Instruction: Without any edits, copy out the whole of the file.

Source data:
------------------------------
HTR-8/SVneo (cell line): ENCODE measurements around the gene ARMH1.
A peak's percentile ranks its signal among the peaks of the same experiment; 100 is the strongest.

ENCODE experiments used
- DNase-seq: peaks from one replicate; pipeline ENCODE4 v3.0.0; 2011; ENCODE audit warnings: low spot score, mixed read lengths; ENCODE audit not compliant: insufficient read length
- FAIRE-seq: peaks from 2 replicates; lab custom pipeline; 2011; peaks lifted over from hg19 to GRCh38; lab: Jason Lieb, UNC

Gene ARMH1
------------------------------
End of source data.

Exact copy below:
HTR-8/SVneo (cell line): ENCODE measurements around the gene ARMH1.
A peak's percentile ranks its signal among the peaks of the same experiment; 100 is the strongest.

ENCODE experiments used
- DNase-seq: peaks from one replicate; pipeline ENCODE4 v3.0.0; 2011; ENCODE audit warnings: low spot score, mixed read lengths; ENCODE audit not compliant: insufficient read length
- FAIRE-seq: peaks from 2 replicates; lab custom pipeline; 2011; peaks lifted over from hg19 to GRCh38; lab: Jason Lieb, UNC

Gene ARMH1